I never had a female physics teacher throughout my GCSEs or A-Levels, but I feel that if I did, I wouldn’t have been discouraged from pursuing the path as many times as I did and I might have been more confident in myself and my abilities throughout my journey. I think there’s still so much work to do in levelling out the gender imbalance in STEM subjects, especially physics, but my advice to prospective students is if you want to pursue a certain discipline, go for it and don’t let anyone tell you different! I would encourage women to study STEM degrees so that the next generations of girls will see people like them in science and know it is a space for everyone.
How diverse is the industry that you currently work in and why do you think it is important that we see people who look like ourselves reflected in positions of power in the workplace?
In my workplace, I’m lucky enough to have a brilliant, diverse team. This wasn’t the case for most of my journey – my A-Level physics class was dominated by men, and although this slightly improved at degree level, there was still a definite imbalance. In recent years, there has been an increase in the number of women and minorities present in physics and astronomy, but there’s still a long way to go. It’s so important to see diversity in positions of power; I think everyone needs to see someone similar to themselves reflected in order to have someone to aspire to and to know that no dream is off limits. I like to think that I’d be a role model for my younger self.
Photo Caption: The Moon
Have you witnessed or experienced any kind of discrimination in your career so far? If so, how have you dealt with such discrimination?
Touching back on my experiences with maths teachers, I can see that I was discriminated against as a woman and as a minority. Being told to pursue a different subject ‘more suited to me’ was really disheartening and perpetuated the stereotype that certain demographics are suited to certain subjects. At the time, I was too timid to address it, but it wasn’t fair and I definitely wouldn’t stand for it now. If a student is having trouble with a subject, they should be encouraged to address their problem areas and work at them, not give up entirely. The attitude of my maths teachers planted a lot of self-doubt in my mind, which I had to work really hard to erase during my degree. Any time I got lower marks than I should have, or performed badly on a piece of coursework, my mind would immediately say “they were right, you’re in the wrong field and you can’t do this”. With perseverance, I made it to the end of my degree and I’m thankful I didn’t give up; I dealt with the discrimination I faced by proving my maths teachers wrong.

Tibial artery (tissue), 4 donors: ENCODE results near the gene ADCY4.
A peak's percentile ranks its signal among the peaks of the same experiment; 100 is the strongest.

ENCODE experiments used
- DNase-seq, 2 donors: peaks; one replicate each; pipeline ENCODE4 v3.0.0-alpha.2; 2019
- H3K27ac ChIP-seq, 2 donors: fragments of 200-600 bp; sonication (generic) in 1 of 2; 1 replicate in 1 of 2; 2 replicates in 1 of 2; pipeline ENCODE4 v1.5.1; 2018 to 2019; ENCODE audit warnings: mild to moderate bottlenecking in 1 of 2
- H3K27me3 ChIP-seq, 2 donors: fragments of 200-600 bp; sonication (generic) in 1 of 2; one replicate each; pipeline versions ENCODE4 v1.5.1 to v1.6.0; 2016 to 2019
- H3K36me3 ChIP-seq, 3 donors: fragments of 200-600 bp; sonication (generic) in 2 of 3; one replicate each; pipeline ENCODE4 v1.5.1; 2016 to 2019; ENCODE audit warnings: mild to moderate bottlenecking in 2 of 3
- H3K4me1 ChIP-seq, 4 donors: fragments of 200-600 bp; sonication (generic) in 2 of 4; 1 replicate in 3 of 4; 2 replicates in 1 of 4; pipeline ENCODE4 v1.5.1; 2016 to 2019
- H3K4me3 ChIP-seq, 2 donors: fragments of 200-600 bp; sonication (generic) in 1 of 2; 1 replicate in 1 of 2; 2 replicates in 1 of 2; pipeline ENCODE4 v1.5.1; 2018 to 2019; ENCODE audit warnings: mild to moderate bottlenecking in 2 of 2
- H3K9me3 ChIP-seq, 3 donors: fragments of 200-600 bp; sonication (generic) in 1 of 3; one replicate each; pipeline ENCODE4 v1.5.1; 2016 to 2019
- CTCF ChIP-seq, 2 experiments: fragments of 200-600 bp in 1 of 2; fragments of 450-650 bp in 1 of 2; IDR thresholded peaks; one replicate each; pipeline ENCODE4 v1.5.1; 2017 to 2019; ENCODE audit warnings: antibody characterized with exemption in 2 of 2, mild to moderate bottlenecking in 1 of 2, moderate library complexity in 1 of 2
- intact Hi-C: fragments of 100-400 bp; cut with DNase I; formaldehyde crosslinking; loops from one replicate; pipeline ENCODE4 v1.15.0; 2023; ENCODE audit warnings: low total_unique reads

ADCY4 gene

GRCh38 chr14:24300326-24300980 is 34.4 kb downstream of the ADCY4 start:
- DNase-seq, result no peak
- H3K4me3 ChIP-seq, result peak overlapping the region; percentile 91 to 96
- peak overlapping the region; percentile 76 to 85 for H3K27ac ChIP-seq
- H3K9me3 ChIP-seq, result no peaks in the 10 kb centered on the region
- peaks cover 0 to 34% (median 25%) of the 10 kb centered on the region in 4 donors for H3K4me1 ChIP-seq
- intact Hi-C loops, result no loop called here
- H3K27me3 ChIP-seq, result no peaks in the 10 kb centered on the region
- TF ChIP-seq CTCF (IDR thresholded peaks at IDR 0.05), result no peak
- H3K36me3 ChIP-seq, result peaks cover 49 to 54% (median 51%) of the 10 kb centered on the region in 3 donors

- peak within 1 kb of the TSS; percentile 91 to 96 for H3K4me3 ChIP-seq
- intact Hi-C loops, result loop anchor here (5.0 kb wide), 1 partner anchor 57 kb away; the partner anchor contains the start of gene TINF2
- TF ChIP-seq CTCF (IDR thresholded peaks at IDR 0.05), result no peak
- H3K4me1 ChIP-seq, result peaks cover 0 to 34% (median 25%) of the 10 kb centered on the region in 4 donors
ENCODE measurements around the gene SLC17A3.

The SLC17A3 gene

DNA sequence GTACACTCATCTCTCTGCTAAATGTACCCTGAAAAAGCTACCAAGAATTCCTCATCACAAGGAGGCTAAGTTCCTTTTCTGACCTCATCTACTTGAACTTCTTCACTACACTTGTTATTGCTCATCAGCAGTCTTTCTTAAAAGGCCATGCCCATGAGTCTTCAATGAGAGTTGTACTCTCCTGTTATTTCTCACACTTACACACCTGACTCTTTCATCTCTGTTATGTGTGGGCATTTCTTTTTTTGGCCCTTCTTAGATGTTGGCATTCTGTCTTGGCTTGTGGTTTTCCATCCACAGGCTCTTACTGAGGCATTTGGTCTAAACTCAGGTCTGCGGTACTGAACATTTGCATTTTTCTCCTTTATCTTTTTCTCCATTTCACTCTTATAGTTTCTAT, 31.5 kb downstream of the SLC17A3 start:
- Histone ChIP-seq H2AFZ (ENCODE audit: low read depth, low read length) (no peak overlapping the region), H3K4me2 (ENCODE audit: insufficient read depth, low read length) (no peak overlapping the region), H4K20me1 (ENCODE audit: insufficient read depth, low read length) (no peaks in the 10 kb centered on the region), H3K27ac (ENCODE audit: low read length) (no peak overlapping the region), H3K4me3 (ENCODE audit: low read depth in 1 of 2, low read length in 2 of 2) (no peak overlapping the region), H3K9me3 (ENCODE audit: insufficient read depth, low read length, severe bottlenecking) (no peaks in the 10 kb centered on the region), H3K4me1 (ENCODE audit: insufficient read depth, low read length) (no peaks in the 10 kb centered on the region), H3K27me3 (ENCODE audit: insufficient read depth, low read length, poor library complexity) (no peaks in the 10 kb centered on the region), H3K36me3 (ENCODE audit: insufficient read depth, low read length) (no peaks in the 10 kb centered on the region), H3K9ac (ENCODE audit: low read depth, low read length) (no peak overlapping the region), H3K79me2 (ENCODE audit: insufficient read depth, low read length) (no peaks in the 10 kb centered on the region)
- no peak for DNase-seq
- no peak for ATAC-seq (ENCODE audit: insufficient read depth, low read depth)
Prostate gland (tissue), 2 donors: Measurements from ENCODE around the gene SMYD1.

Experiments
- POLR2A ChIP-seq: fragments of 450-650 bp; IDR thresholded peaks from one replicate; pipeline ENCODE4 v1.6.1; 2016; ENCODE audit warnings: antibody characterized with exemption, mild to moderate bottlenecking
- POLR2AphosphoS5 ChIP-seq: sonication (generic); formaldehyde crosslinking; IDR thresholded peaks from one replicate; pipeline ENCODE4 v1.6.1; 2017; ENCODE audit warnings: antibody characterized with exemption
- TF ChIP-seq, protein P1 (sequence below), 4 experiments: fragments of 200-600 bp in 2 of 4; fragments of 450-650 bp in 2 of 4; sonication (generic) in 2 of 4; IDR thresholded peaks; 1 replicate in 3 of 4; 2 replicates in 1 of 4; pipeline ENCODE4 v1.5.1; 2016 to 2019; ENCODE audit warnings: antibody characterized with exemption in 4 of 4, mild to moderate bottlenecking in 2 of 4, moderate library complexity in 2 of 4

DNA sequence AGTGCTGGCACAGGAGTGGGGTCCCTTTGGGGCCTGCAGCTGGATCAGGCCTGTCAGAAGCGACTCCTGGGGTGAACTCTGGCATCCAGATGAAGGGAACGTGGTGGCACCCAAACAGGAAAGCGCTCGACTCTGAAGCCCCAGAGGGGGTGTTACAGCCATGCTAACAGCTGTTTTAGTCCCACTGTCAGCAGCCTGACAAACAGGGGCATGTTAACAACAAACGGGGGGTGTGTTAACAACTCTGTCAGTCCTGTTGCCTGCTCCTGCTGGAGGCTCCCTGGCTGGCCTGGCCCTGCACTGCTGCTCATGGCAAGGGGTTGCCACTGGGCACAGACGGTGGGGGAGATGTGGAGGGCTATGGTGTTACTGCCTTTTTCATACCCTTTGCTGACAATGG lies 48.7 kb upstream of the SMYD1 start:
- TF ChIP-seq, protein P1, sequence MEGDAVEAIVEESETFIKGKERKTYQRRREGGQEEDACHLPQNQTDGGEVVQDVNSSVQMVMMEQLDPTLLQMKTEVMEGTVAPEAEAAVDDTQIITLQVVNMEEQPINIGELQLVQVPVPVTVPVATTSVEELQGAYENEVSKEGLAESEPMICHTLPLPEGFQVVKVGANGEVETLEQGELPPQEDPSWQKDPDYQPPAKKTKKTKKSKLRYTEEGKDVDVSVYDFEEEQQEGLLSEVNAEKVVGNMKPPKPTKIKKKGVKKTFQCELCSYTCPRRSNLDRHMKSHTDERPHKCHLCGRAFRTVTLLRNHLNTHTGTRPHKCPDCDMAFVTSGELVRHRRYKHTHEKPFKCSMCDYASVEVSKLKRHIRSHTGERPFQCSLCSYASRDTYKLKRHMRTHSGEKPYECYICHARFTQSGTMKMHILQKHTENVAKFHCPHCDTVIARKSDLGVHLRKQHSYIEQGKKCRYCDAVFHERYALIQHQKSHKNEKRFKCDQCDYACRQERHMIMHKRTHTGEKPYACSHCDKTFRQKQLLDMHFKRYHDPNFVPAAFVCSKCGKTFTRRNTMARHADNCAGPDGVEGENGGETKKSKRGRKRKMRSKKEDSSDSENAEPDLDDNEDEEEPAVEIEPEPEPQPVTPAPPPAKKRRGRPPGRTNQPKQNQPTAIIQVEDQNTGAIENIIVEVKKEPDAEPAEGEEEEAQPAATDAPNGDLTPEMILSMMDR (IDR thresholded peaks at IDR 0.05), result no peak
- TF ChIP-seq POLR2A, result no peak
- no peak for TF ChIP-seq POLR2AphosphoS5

There’s still so much work to do in levelling out the gender imbalance in STEM subjects, especially physics, but my advice to prospective students is if you want to pursue a certain discipline, go for it and don’t let anyone tell you different! I would encourage women to study STEM degrees so that the next generations of girls will see people like them in science and know it is a space for everyone.
What are your future aspirations in terms of your career and in life?
I have always wanted a career in astronomical research, but I’m also really interested in scientific communication and outreach work. I think that both play a really important role in the world of science, so ideally I’d like to pursue both. My current plan is to complete my MSc and see where it takes me! Outside of my career, I want to work on growing my nail business and working on my personal growth and hobbies. I also want to travel as much as I can post-pandemic.
Finally, what has been special about your time at Queen Mary so far?
For me, the most special thing about my time at Queen Mary so far has been meeting like-minded individuals and inspiring academics that really reminded me why I chose to study Astrophysics. The community feeling of the School of Physics and Astronomy is great and is one of the main reasons why I have stayed on to do my MSc here.
This profile was conducted by Alumni Engagement Officer, Nicole Brownfield. If you would like to get in touch with Gurjeet or engage her in your work, please contact Nicole at email@example.com.